The Austin-Travis County Health and Human Services Department recently announced that West Nile virus has been detected in area mosquito samples.
"The last two or three years ago with the drought, we haven't had a big mosquito problem,” says Health and Human Services employee Eda Gowdy. But the West Nile reprieve seems to be at an end.
“This year, due to the recent rains, we have had mosquito pulls that are coming back West Nile virus positive,” says Gowdy.
The summer’s first West Nile-related death in Texas, reported in Dallas, raises concerns about what recent rain storms could mean for Central Texas. But a dose of common sense and a better understanding of the disease might be enough to quiet fears about a West Nile epidemic.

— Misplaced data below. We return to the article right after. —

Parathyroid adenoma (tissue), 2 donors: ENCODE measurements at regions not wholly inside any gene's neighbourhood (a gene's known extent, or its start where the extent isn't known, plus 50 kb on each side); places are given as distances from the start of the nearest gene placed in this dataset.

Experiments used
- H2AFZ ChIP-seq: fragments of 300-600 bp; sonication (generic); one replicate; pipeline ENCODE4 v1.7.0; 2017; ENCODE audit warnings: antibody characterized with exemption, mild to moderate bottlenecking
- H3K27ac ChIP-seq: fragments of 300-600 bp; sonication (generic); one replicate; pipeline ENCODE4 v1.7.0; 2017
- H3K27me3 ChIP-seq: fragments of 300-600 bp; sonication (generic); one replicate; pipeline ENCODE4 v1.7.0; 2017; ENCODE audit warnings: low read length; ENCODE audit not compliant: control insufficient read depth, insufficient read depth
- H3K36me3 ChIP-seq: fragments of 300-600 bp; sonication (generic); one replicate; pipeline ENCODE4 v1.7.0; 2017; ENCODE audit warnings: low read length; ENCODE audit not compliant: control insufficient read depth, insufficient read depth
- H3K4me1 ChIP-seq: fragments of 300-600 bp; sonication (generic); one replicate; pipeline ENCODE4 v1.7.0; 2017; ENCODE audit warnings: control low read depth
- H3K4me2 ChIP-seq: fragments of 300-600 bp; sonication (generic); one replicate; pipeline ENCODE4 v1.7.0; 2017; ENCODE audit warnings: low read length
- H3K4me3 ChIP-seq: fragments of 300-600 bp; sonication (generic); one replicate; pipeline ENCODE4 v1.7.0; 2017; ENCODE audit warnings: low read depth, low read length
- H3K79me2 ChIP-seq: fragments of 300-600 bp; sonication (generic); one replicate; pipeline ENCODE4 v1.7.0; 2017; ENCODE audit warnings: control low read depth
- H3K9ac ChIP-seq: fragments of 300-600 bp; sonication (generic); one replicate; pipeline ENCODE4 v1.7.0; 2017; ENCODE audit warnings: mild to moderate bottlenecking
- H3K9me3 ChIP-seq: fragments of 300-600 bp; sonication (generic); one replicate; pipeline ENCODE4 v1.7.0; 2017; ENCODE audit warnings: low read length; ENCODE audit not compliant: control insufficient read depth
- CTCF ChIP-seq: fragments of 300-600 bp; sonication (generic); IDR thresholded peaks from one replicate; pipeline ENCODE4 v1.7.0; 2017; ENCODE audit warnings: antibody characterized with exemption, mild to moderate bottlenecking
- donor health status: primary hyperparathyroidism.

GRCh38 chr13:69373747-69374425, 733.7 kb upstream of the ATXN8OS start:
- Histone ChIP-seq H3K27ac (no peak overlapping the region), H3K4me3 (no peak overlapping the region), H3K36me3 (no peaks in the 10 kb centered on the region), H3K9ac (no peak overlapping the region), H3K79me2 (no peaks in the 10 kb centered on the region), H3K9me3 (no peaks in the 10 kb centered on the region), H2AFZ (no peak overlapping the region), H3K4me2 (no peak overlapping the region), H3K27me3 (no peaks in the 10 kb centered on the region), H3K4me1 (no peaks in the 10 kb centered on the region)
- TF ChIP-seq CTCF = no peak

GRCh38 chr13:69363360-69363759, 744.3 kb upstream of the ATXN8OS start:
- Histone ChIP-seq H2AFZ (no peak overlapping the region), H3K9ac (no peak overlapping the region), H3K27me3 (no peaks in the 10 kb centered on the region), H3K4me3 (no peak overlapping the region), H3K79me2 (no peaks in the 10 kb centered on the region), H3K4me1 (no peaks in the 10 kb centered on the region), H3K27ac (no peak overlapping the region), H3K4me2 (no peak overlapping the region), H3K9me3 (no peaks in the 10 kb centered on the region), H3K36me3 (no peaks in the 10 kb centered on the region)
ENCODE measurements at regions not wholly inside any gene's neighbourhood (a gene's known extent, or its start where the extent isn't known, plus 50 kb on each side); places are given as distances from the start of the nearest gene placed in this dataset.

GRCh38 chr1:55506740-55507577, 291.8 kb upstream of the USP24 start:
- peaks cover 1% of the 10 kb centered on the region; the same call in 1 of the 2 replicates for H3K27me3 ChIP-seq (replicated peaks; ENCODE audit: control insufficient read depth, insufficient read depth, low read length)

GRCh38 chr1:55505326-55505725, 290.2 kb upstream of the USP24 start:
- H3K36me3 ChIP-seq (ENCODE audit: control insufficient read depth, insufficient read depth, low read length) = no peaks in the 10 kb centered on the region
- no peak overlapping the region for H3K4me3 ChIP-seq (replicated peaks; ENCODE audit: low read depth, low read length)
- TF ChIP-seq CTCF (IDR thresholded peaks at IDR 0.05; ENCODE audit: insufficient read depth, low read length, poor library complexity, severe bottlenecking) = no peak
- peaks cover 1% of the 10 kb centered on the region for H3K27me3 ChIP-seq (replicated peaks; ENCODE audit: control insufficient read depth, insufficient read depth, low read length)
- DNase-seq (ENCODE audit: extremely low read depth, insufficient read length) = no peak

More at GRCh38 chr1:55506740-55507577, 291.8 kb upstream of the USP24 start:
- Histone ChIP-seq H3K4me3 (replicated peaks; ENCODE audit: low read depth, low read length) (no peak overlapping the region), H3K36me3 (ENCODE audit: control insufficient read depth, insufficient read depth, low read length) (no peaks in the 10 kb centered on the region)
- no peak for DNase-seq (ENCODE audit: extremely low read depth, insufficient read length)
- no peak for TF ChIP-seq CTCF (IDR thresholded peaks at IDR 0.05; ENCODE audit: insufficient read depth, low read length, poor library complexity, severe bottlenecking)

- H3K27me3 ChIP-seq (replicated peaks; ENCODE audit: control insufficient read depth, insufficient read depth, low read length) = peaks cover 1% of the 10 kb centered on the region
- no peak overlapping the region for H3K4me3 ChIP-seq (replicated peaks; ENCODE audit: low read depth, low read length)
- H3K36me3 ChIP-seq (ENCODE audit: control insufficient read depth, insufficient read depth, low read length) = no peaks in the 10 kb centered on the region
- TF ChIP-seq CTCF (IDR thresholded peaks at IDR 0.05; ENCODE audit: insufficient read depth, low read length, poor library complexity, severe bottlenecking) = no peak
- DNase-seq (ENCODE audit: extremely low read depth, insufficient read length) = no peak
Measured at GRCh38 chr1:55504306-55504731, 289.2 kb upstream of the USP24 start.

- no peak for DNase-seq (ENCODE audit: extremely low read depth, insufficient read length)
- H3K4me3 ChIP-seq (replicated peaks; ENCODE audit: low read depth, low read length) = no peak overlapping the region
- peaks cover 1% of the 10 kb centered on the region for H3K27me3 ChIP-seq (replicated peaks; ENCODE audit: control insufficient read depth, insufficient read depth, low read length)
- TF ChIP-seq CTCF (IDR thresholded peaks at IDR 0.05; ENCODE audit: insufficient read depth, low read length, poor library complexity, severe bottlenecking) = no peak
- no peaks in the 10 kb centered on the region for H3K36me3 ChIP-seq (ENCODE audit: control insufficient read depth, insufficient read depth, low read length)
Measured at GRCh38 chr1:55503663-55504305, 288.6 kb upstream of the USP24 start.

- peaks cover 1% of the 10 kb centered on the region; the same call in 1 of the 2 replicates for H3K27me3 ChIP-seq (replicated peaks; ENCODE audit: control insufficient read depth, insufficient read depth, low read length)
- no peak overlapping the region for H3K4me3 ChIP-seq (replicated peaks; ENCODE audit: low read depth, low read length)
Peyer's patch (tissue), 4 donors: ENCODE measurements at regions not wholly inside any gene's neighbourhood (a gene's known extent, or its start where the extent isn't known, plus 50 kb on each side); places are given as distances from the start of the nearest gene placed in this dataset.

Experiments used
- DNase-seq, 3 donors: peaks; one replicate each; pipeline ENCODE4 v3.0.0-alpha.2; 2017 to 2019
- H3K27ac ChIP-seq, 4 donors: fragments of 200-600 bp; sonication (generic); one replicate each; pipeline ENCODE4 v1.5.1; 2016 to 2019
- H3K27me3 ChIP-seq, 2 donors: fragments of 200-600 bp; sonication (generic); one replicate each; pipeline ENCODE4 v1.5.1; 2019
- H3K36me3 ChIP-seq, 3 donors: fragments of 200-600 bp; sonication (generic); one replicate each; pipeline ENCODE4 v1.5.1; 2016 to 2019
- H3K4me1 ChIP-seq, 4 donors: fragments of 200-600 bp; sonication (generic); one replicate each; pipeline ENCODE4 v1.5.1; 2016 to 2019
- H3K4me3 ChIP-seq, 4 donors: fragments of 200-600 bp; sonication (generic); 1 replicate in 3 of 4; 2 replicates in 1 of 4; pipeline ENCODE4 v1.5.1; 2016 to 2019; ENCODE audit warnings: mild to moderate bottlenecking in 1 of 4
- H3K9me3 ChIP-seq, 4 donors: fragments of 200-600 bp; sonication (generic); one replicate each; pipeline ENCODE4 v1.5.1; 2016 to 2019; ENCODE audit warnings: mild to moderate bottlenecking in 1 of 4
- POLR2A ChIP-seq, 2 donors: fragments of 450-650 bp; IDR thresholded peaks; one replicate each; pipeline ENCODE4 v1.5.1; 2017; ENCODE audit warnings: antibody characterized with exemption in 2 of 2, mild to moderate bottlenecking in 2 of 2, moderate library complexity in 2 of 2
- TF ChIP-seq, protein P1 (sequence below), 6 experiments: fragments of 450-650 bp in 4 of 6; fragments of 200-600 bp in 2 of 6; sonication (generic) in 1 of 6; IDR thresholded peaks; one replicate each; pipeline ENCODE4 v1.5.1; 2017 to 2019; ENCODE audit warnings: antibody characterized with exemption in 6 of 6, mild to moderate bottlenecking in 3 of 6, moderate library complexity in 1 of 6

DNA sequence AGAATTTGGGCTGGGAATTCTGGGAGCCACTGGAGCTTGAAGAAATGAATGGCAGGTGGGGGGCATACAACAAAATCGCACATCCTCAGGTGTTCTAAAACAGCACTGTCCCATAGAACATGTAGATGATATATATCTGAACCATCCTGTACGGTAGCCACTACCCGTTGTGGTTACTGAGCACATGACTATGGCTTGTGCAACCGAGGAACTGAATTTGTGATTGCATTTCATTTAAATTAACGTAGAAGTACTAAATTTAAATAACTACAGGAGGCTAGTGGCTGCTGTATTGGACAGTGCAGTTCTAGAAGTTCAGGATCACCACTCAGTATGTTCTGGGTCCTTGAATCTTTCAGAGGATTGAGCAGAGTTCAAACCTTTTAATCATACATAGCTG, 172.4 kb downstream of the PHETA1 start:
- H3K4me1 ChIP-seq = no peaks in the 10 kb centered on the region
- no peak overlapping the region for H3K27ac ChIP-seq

While there is only one form of the virus, “West Nile virus has two forms of illnesses,” Campbell explains. “One is just West Nile fever – that is a fever, headache, flu-like illness.”
Campbell says people usually come out of this illness just fine, thinking that they have the flu. But others, especially those with compromised immune systems, may be susceptible to a stronger form of the illness.
“West Nile neuroinvasive disease … is where an individual has a more serious reaction to being infected with the virus and may end up needing hospitalization,” Campbell says. In its worst cases, it can be deadly.
To keep mosquitos at bay the City of Austin recommends following the "4 D’s":
- Deet - Use this type of bug repellant on skin and clothes.
- Drain standing water - It only takes a teaspoon of water for mosquitoes to lay their eggs.
- Dress - Wear long sleeves and long pants.
- Dusk and dawn - Avoid mosquitoes most active hours.